Tag Archives: philosophy

Key Terms, Spring 2018

Rethinking Moral Luck: What Conditions are Necessary for Moral Responsibility?

In a Tortoiseshell: While the entirety of Katie’s “Rethinking Moral Luck: What Conditions are Necessary for Moral Responsibility?” is an excellent showcase of how to navigate key terms, this section is particularly special. Here, not only does Katie introduce her own key term (which skillfully arises from the specific problems she identifies with the key terms that already exist in the scholarly conversation) but she also goes on to give a carefully crafted analysis of the key terms that appear within that overarching key term she proposes!  This section not only allows Katie’s readers to fully understand what her term means but more importantly allows us to really see how her “Revised Control Condition” is in direct conversation with the concerns she addresses in Nagel’s “Strong Control Condition” and Rosen’s “Moderate Control Condition.”

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Feature

Moral Luck and the Law

In a Tortoiseshell: In this exemplary feature piece, published in full, Daniel Teehan intertwines contemporary urgency to the philosophical concept of moral luck, exploring how one’s background and circumstance can affect how one is treated in modern America’s criminal justice system. Continue reading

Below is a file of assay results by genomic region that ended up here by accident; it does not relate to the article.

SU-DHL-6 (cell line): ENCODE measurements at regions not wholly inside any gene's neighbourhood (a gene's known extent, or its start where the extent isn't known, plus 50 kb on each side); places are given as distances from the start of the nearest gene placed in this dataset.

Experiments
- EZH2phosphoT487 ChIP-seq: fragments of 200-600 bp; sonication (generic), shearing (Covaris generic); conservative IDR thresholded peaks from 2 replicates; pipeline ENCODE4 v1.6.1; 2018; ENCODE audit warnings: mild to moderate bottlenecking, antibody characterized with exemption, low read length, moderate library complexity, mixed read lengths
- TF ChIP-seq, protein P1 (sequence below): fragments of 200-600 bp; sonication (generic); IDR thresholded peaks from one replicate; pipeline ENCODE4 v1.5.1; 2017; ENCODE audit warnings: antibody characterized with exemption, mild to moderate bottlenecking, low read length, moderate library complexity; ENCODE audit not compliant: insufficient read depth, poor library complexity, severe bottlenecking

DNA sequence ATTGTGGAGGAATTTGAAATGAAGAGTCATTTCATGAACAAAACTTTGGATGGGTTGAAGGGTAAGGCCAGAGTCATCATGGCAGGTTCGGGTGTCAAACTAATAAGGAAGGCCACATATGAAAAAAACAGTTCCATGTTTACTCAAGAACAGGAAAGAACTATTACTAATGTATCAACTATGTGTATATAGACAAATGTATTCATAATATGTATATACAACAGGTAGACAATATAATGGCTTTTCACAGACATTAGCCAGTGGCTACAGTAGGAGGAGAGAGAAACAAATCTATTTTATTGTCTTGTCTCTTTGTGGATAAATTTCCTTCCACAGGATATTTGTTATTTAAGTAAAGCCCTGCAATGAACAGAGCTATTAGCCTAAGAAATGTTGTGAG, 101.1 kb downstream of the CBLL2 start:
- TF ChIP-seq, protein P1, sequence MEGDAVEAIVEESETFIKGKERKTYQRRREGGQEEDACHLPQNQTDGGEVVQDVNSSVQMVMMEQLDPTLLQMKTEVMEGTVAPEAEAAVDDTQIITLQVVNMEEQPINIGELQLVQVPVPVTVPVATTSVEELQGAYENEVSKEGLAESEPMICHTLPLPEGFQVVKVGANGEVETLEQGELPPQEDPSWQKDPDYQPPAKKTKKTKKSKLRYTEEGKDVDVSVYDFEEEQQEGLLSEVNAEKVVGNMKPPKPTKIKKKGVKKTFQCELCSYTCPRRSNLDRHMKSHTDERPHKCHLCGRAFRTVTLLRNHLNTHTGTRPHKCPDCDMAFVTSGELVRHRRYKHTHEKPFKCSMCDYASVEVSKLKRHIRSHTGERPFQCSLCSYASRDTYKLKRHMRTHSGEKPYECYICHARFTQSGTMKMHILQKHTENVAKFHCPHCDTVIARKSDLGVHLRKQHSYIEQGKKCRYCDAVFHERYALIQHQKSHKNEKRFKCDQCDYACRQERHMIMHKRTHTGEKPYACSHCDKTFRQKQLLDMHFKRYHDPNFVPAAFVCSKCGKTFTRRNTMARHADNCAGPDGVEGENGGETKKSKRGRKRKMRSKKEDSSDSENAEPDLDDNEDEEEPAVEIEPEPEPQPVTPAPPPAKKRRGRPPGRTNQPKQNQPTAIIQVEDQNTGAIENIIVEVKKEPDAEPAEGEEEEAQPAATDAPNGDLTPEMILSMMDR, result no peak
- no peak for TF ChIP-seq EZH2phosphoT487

Orienting

Explaining Values

 In a Tortoiseshell: These two paragraphs exemplify clear and necessary orienting, albeit couched in the distinct style of a philosophy paper. They are excerpted from an essay that examines and critiques P.F. Strawson’s “Freedom and Resentment.” In first paragraph, the author introduces the key terms and ideas in Strawson’s paper. In the second, he outlines his own argument, handing us a roadmap that would guide us through the rest of the paper.

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Thesis

“A Smile on a Tormented Face”: Absurdist Consciousness and Post-Reflective Identity in Camus’ L’Étranger

In a Tortoiseshell: This essay analyses the character of Meursault in Albert Camus’ L’Etranger (The Stranger), contextualizing him in the space of the novel as well as in a larger scholarly conversation. The author analyses a set of critical reviews, and motivates his argument by suggesting that there is something the critics are missing — a clear understanding of Sartre’s existentialism. The author posits the term “post-reflective” consciousness, and develops a thesis with this term to refine the scholarly criticism and propose his own interpretation of Meursault.

The thesis (and paper as a whole) involves complicated and philosophical literary criticism, and succeeds in clearly orienting the reader to the text, scholarship, and a very sophisticated argument. What is excerpted here are the first three pages of a twenty-page paper. Continue reading

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